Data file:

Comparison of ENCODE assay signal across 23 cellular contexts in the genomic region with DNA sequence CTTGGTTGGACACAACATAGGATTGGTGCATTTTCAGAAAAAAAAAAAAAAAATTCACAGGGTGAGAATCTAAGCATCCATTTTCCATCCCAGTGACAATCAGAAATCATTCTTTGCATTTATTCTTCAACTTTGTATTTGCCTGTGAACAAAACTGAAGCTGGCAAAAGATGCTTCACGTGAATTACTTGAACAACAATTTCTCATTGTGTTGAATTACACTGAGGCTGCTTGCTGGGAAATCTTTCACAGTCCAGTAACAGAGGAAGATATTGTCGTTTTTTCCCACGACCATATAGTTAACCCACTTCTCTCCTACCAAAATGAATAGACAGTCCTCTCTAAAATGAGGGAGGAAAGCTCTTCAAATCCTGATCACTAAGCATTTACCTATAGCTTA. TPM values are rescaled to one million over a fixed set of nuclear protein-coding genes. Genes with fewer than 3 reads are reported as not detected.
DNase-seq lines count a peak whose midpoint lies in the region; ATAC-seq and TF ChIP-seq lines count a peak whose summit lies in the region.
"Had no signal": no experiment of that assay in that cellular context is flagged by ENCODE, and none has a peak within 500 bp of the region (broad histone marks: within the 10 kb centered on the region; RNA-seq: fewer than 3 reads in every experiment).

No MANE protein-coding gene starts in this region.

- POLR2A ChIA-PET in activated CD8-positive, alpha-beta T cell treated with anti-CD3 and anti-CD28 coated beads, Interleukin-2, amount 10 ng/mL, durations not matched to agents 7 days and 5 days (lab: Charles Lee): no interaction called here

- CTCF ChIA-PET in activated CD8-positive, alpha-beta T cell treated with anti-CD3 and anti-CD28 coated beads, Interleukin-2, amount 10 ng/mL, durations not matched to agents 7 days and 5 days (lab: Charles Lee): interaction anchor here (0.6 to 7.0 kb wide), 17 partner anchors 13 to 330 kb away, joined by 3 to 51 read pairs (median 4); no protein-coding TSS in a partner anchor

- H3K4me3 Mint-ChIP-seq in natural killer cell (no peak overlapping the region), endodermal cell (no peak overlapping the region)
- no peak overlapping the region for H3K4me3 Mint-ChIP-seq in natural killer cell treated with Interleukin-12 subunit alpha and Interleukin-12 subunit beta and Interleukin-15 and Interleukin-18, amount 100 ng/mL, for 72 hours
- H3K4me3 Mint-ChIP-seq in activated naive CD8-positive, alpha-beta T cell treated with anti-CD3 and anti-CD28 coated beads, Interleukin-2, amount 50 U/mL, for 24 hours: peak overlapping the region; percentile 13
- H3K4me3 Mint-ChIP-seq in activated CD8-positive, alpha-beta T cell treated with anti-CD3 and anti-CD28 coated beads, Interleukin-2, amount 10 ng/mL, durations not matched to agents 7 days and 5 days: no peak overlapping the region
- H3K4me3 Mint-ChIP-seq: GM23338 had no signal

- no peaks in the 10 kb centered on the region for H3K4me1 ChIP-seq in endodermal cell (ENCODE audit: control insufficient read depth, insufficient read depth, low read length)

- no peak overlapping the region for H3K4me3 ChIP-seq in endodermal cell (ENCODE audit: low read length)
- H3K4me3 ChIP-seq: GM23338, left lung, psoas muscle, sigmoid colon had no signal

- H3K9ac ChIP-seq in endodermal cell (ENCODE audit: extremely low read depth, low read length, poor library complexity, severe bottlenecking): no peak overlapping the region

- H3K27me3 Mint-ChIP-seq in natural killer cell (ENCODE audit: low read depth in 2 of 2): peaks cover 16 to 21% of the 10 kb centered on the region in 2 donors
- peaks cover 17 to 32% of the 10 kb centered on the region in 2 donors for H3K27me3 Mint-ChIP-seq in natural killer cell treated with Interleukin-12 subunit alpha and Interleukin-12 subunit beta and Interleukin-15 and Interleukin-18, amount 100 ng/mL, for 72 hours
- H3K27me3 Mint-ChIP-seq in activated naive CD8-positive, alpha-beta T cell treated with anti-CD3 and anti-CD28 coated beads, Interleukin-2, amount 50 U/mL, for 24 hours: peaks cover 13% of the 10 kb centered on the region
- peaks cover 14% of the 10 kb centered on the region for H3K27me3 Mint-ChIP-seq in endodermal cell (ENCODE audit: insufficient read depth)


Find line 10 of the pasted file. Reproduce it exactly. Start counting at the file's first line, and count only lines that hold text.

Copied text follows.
- H3K4me3 Mint-ChIP-seq in activated CD8-positive, alpha-beta T cell treated with anti-CD3 and anti-CD28 coated beads, Interleukin-2, amount 10 ng/mL, durations not matched to agents 7 days and 5 days: no peak overlapping the region